Aside from that fun memory, I enjoy this hymn. A bright one to sing about the Restoration and getting to live the Gospel on earth until the beautiful day of the Millennium.

Favorite lines:
*"the world is awaking"
*All of Verse 2, especially "In many a temple the Saints will assemble And labor as saviors of dear ones away"
*Still let us be doing
*Then pure and supernal, our friendship eternal, With Jesus

Some great text with wonderful messages and lessons!

From the history book
She quotes J. Spencer Cornwall who "often did not care for hymns in the less dignified gospel-song tradition...calling [this hymn] 'distinct and interesting due to its chorus which is rhythmically different from the verse part, but beautifully co-ordinated with the tune and form of the verse.'" This is SO true! First published in 1877, by a man who became a member only 4 years earlier.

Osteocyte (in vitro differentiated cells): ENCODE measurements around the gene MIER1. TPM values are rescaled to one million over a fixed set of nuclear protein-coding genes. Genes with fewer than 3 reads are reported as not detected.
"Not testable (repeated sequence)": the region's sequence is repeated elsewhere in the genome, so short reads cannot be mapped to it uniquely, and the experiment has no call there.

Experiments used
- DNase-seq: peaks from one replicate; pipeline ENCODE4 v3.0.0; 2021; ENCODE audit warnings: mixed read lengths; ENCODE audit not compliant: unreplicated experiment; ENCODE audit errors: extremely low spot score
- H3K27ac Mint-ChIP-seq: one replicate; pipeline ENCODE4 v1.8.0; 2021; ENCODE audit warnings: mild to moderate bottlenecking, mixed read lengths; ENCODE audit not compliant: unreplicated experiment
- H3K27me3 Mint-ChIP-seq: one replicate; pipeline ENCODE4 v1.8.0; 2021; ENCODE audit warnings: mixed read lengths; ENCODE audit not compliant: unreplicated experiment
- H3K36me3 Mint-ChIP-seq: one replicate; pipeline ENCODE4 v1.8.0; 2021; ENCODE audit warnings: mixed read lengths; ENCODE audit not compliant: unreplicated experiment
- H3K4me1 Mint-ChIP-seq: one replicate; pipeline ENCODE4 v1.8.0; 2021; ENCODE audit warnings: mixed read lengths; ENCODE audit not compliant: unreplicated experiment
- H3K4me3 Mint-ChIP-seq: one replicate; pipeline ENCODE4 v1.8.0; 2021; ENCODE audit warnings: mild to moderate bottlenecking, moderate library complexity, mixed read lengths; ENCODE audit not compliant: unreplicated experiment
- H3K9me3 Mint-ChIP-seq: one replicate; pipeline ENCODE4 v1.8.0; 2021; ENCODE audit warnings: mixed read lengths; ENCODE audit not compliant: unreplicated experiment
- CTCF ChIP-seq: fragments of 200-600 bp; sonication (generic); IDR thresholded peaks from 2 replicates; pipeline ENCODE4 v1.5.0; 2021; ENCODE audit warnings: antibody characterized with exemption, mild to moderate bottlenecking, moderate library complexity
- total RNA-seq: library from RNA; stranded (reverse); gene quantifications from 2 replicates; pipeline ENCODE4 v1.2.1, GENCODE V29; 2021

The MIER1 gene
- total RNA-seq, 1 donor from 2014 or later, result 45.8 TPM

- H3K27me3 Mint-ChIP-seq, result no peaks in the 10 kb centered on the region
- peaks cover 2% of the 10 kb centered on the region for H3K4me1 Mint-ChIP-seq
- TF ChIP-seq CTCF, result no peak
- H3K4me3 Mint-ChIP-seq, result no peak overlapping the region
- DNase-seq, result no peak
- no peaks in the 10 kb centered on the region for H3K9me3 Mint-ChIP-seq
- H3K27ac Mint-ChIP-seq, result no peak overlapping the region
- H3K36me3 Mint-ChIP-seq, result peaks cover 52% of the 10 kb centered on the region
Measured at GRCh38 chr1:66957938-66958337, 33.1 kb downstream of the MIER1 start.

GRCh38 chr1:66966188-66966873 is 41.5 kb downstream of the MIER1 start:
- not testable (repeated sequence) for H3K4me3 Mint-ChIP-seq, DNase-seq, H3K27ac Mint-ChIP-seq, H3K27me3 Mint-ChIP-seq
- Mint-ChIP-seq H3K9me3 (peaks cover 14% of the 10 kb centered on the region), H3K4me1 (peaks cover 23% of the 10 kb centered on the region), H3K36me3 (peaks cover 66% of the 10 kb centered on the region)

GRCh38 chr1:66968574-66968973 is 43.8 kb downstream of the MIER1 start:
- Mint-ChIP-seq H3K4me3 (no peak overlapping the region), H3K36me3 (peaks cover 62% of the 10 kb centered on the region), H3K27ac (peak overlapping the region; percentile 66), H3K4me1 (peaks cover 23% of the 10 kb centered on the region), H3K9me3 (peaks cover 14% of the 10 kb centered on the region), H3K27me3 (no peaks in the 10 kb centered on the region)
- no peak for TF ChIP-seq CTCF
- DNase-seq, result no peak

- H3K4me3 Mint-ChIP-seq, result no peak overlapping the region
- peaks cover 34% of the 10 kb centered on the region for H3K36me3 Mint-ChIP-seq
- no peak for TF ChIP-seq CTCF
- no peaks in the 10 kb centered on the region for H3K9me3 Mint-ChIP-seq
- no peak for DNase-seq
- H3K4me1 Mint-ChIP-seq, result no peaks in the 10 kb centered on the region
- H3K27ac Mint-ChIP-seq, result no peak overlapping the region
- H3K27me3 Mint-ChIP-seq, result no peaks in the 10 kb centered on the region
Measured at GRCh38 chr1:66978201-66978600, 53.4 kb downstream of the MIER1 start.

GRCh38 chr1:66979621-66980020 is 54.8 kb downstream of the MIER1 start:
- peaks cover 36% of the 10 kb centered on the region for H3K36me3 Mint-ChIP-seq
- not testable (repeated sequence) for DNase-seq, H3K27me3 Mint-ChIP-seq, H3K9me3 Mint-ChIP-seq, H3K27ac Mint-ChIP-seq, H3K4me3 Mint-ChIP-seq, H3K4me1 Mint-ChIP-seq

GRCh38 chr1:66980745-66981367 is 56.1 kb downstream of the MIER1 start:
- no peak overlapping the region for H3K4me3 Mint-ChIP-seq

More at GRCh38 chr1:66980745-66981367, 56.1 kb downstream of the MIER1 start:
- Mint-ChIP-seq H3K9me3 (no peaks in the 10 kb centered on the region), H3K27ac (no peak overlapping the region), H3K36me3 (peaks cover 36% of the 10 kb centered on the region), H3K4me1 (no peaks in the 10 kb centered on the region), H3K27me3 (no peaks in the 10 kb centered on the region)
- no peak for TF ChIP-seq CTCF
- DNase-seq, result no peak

Sunday, January 8, 2017

LDS Hymn #51

Definitely a hymn I did not know until recently. About 2 years ago, I asked my ward choir for songs they would like to try to sing. One of my loyal tenors mentioned this one, as it is his favorite hymn. So we did a simple arrangement of it a few months later. In that time or shortly after, I suggested it be one of the ones I try on the organ (before she was insisting that everything I try to do with the pedal). Thus I got to know the tune very well, and the lyrics a bit. The tune moves and is full of accidentals. Helps to stand out in one's mind. The lyrics are a bit more "old-fashioned." Written in the 1800s, they have that Victorian-esque flair. Which means it takes my mind a bit more effort to break it down and understand its meaning. But overall I get it as a rejoicing hymn--declaring to all (particularly the sons of Michael, whom I assume that means Priesthood holders???) that the Savior is coming and to be prepared for the gloriousness that will accompany and the humility and rejoicing we will/should be filled with because of this great, longed-for event.